“Have you thought about that kiss?” she asked, as he leaned in close to fasten her seatbelt. She couldn’t control what was coming out of her mouth. “Because I have. A little.” She started laughing again. Val had warned her that she was a horrible drunk, and evidently, it was true.
“What have you thought about it?” he asked, his voice low and bristly. Her buckle snapped into place with a loud click. He could step back now, but he didn’t.
And she didn’t want him to. What was the point of being drunk if you couldn’t say and do what you wanted, and then apologize for it in the morning? No one blamed a drunk, they blamed the drink. “I thought that I liked it. The kiss. It was amazing.” She held her breath as he lingered in front of her, his hand still resting on the seat’s buckle.
“I thought the same thing.”
“You did?” She swallowed thickly, as her heart rode up her throat.
His brow lifted. “You sound surprised.”
“I’m out of practice.” She nibbled on her lower lip, drawing his gaze there. Then his gaze flicked back to her ring. Just the thought squashed the flutterings in her chest, leaving a deep ache that vibrated with the alcohol. “He’s been gone for two years,” she said.
Micah’s brows pinched together softly.
Explaining about John in her state wasn’t a good idea, though. She might start crying, which she didn’t do in front of others anymore, and right now all she wanted to do was forget everything but their kiss. That she wanted to remember. “You could kiss me again,” she said softly.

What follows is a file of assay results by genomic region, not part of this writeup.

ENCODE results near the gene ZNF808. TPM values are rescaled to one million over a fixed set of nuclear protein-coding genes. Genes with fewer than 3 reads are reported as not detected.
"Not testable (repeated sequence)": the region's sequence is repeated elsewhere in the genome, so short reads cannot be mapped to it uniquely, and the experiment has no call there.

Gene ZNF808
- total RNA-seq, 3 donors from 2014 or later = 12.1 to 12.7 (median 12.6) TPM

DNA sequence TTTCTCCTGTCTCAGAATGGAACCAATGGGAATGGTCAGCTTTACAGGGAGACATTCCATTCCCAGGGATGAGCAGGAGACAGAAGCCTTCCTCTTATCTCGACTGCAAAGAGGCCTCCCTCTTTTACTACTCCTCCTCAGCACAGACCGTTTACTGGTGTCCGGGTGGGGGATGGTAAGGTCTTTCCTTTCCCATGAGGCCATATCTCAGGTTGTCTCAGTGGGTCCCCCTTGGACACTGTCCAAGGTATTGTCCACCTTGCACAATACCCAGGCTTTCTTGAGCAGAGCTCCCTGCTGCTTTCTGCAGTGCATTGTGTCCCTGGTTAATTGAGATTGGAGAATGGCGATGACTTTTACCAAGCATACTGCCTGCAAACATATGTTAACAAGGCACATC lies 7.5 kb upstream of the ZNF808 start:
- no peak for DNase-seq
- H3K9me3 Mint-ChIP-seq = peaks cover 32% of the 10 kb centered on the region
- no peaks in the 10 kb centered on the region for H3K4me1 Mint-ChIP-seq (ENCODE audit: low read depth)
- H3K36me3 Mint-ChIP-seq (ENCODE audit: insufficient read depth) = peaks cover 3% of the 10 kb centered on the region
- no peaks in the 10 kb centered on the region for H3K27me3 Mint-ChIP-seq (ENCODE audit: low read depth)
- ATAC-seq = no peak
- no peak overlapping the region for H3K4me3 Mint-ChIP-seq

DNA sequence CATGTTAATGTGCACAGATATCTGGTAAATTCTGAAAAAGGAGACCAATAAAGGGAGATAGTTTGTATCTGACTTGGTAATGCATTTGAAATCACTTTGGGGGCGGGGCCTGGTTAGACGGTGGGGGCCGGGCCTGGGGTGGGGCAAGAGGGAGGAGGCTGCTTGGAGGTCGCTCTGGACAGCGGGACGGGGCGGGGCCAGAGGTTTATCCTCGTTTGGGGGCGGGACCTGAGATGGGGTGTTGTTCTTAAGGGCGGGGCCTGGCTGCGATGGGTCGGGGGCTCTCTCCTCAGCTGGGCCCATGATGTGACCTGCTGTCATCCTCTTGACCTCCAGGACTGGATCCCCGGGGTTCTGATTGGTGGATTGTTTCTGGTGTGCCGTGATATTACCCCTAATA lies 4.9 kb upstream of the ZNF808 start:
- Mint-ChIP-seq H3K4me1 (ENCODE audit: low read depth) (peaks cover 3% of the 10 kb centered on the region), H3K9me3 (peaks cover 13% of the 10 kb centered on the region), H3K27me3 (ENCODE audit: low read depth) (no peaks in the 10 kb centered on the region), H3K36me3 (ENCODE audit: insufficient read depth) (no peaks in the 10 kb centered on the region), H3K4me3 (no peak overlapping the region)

His smile deepened and, damn, he smelled good.
Leaning in closer to her ear, his hot breath melted her as he whispered, “Kat, you’ve had too much to drink. I’m taking you home now.”
Before she could process what he’d said, he stepped back and shut the Jeep’s door, the sound as offensive as if someone had crashed cymbals in her ears. A moment later, he reappeared on the driver’s side and cranked the engine, another sound that made her wince.
She closed her eyes, unsure of what to do with her drunken emotions.
“If I kiss you again, I want to be one hundred percent sure it’s what you want. Not because my almost ex is walking up and you want to help me out. Not because you’ve had too much to drink and want to escape.”
She suddenly felt very tired, as the Jeep Cherokee headed out of the parking lot. “So, you are going to kiss me again?” she asked. Before she could hear his answer, though, her eyes closed and the sounds of the road and his voice, and the blood thundering in her head, blurred together. She remembered their kiss, the feel of his stubble roughly brushing against her cheek, and the way he had smelled like pine and fudge brownies.
No, wait. His eyes reminded her of fudge brownies. He didn’t smell like them.
Her eyes fluttered open. Yeah, she was definitely going to regret tonight in the morning.